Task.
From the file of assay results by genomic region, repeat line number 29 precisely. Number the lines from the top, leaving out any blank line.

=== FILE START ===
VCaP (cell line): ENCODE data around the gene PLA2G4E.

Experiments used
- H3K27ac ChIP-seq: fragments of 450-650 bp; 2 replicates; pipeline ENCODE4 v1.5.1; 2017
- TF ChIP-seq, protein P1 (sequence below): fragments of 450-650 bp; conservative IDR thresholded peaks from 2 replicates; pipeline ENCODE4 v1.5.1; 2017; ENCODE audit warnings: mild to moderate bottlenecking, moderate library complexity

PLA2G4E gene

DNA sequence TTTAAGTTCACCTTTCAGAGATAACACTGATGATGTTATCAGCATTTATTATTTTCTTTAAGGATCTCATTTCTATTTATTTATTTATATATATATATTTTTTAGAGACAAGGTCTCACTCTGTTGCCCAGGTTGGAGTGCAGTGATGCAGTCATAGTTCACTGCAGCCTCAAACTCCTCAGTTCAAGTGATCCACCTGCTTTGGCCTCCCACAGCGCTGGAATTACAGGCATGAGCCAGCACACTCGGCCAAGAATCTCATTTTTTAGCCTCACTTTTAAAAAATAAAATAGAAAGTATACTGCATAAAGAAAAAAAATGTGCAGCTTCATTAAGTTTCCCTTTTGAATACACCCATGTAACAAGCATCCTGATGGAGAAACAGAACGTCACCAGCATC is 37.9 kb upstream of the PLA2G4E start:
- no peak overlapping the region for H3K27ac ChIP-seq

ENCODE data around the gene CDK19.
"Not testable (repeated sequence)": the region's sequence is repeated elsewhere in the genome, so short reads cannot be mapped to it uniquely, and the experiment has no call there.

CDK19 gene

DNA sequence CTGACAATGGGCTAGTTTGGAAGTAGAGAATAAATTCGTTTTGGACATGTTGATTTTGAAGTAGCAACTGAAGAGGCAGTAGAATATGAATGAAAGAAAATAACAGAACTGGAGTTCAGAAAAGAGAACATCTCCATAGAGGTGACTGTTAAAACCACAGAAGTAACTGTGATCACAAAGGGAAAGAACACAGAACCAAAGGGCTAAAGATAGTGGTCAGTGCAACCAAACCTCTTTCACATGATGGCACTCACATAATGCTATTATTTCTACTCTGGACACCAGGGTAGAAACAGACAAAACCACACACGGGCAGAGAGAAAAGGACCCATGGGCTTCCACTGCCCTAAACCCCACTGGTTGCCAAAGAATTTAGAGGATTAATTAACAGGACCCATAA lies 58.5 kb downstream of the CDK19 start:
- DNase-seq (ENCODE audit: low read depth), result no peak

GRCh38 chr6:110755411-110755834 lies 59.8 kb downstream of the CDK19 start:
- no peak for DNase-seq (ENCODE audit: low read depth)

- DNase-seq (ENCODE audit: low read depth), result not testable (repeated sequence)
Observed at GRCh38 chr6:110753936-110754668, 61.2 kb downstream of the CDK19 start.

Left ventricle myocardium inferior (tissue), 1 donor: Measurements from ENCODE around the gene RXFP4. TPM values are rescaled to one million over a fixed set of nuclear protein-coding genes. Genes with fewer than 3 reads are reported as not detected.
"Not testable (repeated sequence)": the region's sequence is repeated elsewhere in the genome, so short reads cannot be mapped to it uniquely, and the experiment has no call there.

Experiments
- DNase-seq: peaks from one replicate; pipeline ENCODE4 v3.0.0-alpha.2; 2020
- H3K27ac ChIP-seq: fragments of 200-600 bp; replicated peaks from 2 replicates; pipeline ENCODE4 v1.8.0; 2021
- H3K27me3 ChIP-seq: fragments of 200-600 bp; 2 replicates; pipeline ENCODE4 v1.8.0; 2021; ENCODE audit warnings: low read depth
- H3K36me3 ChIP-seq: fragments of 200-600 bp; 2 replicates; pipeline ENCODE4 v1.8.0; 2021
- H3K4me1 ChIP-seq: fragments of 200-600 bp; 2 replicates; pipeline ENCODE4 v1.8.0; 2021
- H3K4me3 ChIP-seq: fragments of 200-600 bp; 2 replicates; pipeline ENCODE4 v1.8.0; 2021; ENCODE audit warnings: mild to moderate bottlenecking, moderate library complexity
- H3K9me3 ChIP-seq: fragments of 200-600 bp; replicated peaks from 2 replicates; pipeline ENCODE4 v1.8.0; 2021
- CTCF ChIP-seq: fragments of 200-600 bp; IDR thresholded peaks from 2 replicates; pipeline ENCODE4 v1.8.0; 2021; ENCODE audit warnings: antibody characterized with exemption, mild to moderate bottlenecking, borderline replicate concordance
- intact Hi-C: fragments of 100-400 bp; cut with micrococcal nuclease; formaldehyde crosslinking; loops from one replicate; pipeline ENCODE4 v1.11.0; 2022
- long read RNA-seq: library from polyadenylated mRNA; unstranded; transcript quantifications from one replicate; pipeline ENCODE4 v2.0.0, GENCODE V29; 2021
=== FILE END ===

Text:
- long read RNA-seq: library from polyadenylated mRNA; unstranded; transcript quantifications from one replicate; pipeline ENCODE4 v2.0.0, GENCODE V29; 2021